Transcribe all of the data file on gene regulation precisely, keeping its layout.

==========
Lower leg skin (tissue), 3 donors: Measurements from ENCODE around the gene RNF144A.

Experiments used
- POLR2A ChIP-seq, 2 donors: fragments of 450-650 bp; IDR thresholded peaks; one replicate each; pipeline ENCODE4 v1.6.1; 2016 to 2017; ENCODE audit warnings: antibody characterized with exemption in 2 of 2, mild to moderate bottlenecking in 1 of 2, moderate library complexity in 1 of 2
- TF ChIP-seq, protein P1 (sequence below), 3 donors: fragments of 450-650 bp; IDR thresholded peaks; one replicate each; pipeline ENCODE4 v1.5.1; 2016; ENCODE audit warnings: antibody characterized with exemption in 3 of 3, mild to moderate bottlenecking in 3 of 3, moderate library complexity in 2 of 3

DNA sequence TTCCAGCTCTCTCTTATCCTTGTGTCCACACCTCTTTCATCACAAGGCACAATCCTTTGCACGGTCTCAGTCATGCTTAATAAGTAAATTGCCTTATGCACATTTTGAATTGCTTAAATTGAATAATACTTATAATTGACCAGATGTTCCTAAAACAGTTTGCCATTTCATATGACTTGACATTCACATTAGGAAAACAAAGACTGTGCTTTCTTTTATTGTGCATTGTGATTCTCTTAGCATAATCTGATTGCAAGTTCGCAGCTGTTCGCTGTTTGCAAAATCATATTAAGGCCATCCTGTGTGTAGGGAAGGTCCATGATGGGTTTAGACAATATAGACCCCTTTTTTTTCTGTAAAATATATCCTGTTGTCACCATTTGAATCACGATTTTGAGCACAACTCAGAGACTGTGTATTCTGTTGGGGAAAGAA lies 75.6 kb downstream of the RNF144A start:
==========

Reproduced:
Lower leg skin (tissue), 3 donors: Measurements from ENCODE around the gene RNF144A.

Experiments used
- POLR2A ChIP-seq, 2 donors: fragments of 450-650 bp; IDR thresholded peaks; one replicate each; pipeline ENCODE4 v1.6.1; 2016 to 2017; ENCODE audit warnings: antibody characterized with exemption in 2 of 2, mild to moderate bottlenecking in 1 of 2, moderate library complexity in 1 of 2
- TF ChIP-seq, protein P1 (sequence below), 3 donors: fragments of 450-650 bp; IDR thresholded peaks; one replicate each; pipeline ENCODE4 v1.5.1; 2016; ENCODE audit warnings: antibody characterized with exemption in 3 of 3, mild to moderate bottlenecking in 3 of 3, moderate library complexity in 2 of 3

DNA sequence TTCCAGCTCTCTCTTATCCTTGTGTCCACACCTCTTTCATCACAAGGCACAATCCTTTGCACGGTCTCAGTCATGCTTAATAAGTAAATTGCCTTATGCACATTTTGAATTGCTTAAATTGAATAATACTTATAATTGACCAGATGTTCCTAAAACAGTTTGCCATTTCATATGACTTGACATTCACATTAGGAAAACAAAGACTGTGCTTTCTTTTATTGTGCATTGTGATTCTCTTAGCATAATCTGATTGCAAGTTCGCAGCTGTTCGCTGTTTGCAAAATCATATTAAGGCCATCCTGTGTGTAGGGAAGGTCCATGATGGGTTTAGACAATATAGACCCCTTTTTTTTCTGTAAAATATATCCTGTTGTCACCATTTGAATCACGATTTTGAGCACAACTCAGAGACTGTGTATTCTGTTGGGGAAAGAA lies 75.6 kb downstream of the RNF144A start: